Ever seen anyone complain in the blogosphere? Yeah, bet you have. Or how about this one: Have you ever heard a business complain about something or someone within their industry? Again, I’m sure you’re answering in the affirmative. Fact is, with the advent of the information age and another new communication platform popping up every day (Excuse me Mr. Falchetto, but why have I received a notice from you to join Google + about 12 times this week??? ) on the web, the ability for folks like you and I to moan and complain all day long has never been higher.
And boy does this have its drawbacks.
Give Me Solutions, Not Complaints
I’ve got one main policy in my swimming pool company with employees:
If you have a problem, you’re not allowed to complain about it to me (or my partners) unless you have a solution as well.
Some folks may feel this is a poor approach to HR. But the fact of the matter is that people tend to complain much less when they actually have to put their brain into gear and ‘create’. Complaining is the easy part. But creation? Yeah, that’s where the greatest challenges and the greatest rewards occur.
Take for example the article 7 Bloggers That Don’t Care If You Like Them Or Not, which I published earlier this week. Up to this point, it has been one of the most successful articles I’ve ever written here on TSL, and the views/comments/etc were simply incredible.
Notwithstanding, a lady (whose name isn’t relevant to my point) tweeted it was ‘disturbing that I had only included one woman’ on my list.
Upon reading this tweet, I immediately and cordially responded to the lady, letting her know that I had invited everyone to leave the names and links of any blogger(s) in the comments section they felt deserved recognition but hadn’t received it.
Hoping to see her add some value to the conversation, I was rather disappointed she didn’t join in.
In other words, this lady wanted to be part of the problem, but not the solution.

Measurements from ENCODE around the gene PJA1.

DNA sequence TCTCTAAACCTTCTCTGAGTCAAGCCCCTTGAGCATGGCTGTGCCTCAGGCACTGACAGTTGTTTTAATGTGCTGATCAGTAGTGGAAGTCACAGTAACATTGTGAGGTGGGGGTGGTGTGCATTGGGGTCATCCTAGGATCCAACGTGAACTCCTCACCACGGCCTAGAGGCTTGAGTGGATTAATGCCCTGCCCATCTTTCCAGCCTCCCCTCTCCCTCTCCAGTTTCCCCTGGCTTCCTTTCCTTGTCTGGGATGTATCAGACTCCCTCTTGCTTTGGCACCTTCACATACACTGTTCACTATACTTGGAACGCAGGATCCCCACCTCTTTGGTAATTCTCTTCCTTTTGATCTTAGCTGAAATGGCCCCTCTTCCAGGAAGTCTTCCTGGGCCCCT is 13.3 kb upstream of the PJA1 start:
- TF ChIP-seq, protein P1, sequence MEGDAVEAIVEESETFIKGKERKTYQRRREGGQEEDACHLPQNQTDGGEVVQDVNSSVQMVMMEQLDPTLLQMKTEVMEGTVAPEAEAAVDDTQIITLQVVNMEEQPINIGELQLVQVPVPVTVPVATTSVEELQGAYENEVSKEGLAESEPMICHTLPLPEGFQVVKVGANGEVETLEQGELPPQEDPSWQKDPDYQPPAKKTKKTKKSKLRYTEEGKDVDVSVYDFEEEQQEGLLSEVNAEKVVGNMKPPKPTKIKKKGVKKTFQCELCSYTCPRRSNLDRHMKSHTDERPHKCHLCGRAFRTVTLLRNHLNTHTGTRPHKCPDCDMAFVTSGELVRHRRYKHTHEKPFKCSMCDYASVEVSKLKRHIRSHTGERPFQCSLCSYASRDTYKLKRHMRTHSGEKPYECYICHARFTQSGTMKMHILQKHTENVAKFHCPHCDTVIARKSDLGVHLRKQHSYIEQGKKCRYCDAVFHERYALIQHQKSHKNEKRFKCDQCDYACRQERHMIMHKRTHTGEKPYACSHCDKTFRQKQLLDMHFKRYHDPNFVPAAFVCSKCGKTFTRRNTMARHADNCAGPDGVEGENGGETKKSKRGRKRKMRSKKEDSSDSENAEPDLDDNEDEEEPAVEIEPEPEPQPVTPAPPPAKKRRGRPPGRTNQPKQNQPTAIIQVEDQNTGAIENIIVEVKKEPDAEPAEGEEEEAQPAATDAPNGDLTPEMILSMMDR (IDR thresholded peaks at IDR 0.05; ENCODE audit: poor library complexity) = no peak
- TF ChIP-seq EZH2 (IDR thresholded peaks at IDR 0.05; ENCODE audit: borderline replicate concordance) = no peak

Notwithstanding, other folks did jump in with thoughtful solutions. Leon mentioned Erika Napoletano. Griddy talked of Ashley Ambirge. And the always sharp Davina mentioned Shonali Burke, along with some other girl named Gini who I’ve never heard of.
To these men and women that offered ‘solutions’, I say good for you—that’s what this thing called the blogosphere and social media should be all about.
Problem Solving in Business
But don’t think this rule doesn’t apply to small and large businesses as well. In fact, the concept of discussing problems and offering solutions regarding one’s niche has become critical in establishing a business’ brand in this age of content marketing.
For example, after being in the fiberglass pool industry for about 7 years with my business partners, we got tired of seeing many things being done the wrong way. One such thing that really upset us was the fact that many manufacturers had warranties on their pool shells that were semantic train wrecks—full of disclaimers that would even make a lawyer blush. Being fed-up with this problem, I decided to write an article entitled ‘The Most Egregious Fiberglass Pool Warranty I’ve Ever Seen’, and it has brought quite a bit of light to what is an unfortunate subject.
In another example, when my company started building fiberglass pools in the first place, we were taught to set them on top of a sand base and backfill them with sand as well. After a few years of doing this, we realized that sand had many inherent flaws, and instead we should have been using gravel as a base and backfill. When we learned this, we wrote 2 articles that literally changed the way fiberglass pools are built across the country:
These two articles have, in the last 2 years, been read over 50,000 times alone, and an industry that previously installed 95% of its pools on sand just 5 years ago is now installing more than 50% with gravel today—thus benefiting the end user (aka the customer) for years and years to come.
For me personally, watching this change in the pool industry has been a pleasure, but it would not have happened had we simply sat back and complained to ourselves about sand. No, instead of hearing ourselves talk we experimented with different types of stone and gravel until we had found the best solution, and then talked about what we’d learned on our blog ad nauseum.
The Reality of ‘Change’
Change doesn’t come easy. And it certainly doesn’t come from folks yapping and complaining in the stands as the game is played before them. Nope, one must jump in the fray and join in.
Does this lead to criticism at times? Yes, of course it does.
Does it also mean thick skin may be required? Yep, sure thing.
But when it’s all said and done, the person or company that was willing to take this ‘risk’, and actually be a voice of truth and change within their field, will be the one on top, looking down on all those souls who were too busy complaining to actually get anything real accomplished.
What are your thoughts on complaining vs offering solutions in social media? And why do so many businesses hesitate to publish and promote ‘change’ when it’s so needed in their industry? As always, whether you’ve commented 100 times or never here on TSL, I invite you to add your thoughts, and have a great weekend everyone!!!